Forest guard story
Every day men and women are working to protect the saola from extinction. Key to this mysterious species survival are the forest guards; the men and women with their feet on the ground working in challenging and dangerous environments. Meet Quoc Thien, a 26-year- old guard from Saola Reserve in Thua Thien Hue and read about the first challenge he had to deal with.
When I first put the uniform on, I was filled with mixed emotions: anxiety, joy and worry. I woke up very early that morning at 4am as I was quite nervous for the first working day. My team members and I discussed a good patrol route and decided to go along the A Moong river up to the Laos border.
The trip was so hard, we had to climb a number of hills and pass some falls but everything was under control. However, it became more complicated after lunch time as we needed to find our way back. As head of the group, I was responsible for fixing the direction. This was difficult because the three guys who had been patrolling in the area said that if we just went along this small stream, we would meet the A Moong river and get back to the camp. In their opinion, the map was not helpful at all yet after studying the map myself, I determined that we should go back to the border and then along the river to the camp.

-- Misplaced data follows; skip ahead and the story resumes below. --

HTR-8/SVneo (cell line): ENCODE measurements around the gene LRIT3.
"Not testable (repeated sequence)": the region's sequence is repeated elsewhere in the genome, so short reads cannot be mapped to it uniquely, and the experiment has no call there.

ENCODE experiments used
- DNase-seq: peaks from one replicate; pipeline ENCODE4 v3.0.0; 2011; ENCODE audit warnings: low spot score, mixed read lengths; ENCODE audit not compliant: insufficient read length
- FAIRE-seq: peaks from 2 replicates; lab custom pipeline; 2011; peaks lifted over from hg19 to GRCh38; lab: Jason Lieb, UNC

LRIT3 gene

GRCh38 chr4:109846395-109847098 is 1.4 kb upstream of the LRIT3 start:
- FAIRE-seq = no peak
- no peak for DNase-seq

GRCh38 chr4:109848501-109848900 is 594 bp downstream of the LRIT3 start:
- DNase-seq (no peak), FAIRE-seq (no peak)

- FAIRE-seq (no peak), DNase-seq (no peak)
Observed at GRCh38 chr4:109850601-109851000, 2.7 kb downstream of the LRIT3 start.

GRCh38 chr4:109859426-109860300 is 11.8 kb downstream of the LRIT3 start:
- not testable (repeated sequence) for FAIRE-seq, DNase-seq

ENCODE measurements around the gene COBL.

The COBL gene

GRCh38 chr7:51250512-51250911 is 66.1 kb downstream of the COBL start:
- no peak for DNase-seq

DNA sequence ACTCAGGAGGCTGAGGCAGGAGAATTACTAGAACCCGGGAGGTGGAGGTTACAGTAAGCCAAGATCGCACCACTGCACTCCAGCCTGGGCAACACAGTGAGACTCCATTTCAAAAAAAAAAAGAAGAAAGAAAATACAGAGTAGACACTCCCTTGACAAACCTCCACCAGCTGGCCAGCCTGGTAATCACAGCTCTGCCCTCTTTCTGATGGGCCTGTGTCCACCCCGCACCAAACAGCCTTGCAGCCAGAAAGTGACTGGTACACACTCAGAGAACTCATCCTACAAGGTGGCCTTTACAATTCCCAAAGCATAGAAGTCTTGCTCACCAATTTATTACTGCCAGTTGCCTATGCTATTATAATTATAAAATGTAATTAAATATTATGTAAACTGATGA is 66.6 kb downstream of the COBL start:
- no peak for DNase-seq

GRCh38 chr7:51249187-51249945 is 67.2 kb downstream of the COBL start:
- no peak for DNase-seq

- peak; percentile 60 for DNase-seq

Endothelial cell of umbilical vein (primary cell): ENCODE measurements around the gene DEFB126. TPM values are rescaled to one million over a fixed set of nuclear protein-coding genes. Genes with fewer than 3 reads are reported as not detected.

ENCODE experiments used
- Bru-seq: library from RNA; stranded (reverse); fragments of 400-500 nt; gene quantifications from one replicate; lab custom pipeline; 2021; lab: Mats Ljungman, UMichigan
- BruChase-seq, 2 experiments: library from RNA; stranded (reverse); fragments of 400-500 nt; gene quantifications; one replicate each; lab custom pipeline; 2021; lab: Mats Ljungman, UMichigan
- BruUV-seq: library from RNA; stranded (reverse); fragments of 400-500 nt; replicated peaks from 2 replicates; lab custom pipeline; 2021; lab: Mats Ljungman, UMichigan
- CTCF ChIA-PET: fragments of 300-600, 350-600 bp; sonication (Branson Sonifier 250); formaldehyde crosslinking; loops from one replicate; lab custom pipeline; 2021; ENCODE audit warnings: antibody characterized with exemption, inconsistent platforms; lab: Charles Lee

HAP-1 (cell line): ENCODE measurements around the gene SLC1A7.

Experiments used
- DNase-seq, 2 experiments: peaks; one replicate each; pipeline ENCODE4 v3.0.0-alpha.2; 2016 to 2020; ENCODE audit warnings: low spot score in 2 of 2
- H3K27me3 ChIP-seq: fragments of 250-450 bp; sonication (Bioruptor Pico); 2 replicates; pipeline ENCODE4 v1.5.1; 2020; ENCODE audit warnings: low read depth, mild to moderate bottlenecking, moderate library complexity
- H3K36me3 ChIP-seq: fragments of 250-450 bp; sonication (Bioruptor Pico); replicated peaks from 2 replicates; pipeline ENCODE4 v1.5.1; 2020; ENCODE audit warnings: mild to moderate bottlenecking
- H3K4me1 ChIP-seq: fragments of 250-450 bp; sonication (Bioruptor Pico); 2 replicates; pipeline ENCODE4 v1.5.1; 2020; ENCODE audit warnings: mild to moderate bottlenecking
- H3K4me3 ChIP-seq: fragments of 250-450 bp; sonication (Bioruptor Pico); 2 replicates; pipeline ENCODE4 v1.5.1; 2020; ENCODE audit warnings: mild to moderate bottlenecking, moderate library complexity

We could not agree. As I was a newbie they didn't trust me in my opinion. I became frustrated; my face was red and my body sweaty. We had to make a quick decision so that we could get back before dark. I looked at the map twice more and still believed that I was correct. With support from the three remaining guys (there were seven of us in total), I decided that the team would return to the border. It was a very hard decision because it would be a problem if we could not reach the camp before the sunset.
I did not know how I could be so brave and determined at that moment. After 30 minutes, it became foggy and we still had to pass many high and dangerous falls. The three guys continued to argue against me and I started to become anxious: was I wrong? However, I tried very hard to keep calm knowing my stress could affect the whole team. . I had to keep a smiling face in spite of the fact that I was in a very bad mood.
“There we are!” – the intense silence was broken by the leading guy’s words. He had spotted the Ho Chi Minh Highway, whcih would lead us to the camp. I had made a right decision! I was excited by the congratulations from my team. I did not know how to express my feelings at that time and knew being a Forest Guard would always be a challenging job.
Now, I am an experienced team leader but I will never forget my first working day which may stay with me my whole life. After nearly two years, my colleagues and I have overcome many difficulties and gained a lot of achievements together (13, 381 snares and illegal camps were removed thus). I look forward tomore achievements.